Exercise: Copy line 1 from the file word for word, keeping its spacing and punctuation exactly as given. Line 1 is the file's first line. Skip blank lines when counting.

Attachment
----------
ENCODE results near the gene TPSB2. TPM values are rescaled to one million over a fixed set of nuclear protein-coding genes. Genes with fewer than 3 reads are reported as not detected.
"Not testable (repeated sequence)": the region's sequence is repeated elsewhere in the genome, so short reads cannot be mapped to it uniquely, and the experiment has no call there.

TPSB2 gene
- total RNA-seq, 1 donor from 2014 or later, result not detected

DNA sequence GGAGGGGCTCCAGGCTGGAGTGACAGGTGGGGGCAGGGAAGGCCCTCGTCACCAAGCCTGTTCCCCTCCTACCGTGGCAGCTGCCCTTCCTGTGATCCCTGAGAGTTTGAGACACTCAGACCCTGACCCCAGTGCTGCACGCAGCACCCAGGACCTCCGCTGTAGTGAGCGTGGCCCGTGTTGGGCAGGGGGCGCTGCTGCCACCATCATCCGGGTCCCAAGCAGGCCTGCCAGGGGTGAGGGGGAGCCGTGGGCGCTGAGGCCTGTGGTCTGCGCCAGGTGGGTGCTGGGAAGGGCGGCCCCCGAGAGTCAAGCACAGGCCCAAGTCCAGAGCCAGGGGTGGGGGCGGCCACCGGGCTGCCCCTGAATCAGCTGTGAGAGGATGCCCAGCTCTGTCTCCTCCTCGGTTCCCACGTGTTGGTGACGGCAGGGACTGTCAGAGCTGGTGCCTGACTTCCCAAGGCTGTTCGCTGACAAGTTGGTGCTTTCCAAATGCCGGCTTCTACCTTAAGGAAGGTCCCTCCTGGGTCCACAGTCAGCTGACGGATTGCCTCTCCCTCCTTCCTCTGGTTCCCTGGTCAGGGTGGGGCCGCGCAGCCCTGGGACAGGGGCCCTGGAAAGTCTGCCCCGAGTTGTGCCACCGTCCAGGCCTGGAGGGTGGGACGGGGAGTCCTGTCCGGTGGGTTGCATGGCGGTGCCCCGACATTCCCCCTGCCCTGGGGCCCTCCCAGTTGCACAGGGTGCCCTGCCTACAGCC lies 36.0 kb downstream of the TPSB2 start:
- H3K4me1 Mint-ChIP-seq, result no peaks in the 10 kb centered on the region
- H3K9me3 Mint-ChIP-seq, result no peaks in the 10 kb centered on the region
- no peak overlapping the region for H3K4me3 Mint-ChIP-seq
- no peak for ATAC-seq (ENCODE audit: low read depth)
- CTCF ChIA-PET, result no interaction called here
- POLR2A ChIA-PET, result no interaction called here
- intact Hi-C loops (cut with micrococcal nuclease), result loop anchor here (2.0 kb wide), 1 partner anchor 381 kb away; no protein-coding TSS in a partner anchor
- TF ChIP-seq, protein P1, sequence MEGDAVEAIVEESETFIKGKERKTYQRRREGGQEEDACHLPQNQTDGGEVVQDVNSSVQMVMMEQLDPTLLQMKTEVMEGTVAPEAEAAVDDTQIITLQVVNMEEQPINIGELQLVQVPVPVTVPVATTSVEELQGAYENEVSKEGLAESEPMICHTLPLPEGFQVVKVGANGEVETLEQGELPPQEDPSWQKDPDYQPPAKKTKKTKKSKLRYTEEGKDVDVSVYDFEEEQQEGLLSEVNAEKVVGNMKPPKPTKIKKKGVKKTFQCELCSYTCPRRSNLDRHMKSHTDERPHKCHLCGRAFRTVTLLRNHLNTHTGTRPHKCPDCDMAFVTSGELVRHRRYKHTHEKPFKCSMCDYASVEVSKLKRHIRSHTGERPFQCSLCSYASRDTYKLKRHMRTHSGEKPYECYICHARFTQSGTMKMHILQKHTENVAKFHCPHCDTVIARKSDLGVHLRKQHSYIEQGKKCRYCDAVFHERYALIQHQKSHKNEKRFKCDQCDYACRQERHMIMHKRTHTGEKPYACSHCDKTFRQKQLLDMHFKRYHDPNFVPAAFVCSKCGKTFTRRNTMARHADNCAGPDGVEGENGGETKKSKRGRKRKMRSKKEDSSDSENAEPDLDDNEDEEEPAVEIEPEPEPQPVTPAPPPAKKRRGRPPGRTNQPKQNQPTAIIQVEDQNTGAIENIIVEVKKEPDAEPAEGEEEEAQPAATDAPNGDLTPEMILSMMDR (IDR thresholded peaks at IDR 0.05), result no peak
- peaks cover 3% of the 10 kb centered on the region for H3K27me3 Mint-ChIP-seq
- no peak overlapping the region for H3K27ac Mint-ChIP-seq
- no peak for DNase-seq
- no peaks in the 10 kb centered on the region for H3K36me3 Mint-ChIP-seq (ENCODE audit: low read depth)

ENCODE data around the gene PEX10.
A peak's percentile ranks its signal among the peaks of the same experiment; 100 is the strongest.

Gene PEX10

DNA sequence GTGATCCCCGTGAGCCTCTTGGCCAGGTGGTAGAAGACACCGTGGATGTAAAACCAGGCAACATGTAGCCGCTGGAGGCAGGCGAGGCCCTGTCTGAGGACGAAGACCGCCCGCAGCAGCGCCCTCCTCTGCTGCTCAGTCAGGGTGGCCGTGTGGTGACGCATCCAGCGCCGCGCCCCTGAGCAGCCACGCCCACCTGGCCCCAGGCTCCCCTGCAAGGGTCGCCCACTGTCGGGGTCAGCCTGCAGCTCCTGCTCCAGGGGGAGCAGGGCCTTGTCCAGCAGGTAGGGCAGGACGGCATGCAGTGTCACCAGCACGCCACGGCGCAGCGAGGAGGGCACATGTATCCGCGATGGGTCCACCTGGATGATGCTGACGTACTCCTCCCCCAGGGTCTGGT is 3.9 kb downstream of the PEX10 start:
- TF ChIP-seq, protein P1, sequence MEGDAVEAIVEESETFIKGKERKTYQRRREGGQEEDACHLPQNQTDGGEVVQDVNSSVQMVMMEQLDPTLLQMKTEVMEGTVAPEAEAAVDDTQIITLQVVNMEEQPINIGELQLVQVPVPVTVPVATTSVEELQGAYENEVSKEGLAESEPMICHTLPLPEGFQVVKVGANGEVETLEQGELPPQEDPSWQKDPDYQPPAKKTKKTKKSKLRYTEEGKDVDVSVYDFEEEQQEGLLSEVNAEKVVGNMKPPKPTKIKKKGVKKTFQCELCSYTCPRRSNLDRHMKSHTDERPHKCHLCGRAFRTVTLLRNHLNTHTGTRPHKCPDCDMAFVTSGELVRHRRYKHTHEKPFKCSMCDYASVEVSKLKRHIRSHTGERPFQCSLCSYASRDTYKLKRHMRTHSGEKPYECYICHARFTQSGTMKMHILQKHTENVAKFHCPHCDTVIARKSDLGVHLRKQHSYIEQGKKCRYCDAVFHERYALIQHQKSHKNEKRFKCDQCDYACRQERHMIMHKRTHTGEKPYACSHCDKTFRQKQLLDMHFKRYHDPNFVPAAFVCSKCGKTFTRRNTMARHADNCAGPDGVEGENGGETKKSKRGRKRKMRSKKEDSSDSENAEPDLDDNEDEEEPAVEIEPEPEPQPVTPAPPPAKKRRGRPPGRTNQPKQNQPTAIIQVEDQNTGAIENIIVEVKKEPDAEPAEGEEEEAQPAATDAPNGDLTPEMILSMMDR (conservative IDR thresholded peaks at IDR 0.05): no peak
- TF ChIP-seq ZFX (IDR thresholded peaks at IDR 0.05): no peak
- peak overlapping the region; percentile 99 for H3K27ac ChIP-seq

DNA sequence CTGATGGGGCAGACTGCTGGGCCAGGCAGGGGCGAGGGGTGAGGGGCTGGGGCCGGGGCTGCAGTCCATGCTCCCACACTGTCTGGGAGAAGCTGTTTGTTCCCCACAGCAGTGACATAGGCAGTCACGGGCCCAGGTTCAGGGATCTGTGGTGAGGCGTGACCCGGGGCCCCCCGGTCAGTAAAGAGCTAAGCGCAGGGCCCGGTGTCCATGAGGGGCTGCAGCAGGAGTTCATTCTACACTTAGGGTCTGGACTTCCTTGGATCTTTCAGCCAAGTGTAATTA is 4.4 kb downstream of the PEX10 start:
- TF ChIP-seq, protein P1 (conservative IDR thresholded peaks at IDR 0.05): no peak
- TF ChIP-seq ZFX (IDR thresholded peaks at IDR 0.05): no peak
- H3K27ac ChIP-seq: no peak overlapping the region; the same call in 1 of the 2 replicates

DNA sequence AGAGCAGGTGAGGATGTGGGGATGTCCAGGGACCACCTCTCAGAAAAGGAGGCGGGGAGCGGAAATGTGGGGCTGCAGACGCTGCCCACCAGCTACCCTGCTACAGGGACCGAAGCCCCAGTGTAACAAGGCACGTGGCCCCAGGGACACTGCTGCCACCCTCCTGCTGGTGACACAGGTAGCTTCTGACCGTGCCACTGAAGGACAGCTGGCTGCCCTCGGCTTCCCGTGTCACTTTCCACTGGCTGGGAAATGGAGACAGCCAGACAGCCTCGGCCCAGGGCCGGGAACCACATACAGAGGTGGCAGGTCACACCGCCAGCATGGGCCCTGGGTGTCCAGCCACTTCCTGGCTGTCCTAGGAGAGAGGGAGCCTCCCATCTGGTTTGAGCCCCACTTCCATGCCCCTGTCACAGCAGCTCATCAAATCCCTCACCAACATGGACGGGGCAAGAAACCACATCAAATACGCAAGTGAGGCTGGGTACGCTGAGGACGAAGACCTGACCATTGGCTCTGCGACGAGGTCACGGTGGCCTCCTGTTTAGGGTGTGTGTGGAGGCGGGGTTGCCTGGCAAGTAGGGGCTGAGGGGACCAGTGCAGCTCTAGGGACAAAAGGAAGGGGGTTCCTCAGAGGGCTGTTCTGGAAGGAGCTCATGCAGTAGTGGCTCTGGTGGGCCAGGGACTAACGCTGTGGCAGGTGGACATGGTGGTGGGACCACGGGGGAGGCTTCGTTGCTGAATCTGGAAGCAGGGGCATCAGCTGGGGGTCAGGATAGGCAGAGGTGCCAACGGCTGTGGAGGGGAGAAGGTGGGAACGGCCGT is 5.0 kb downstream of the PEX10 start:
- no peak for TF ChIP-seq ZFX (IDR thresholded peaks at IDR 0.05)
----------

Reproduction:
ENCODE results near the gene TPSB2. TPM values are rescaled to one million over a fixed set of nuclear protein-coding genes. Genes with fewer than 3 reads are reported as not detected.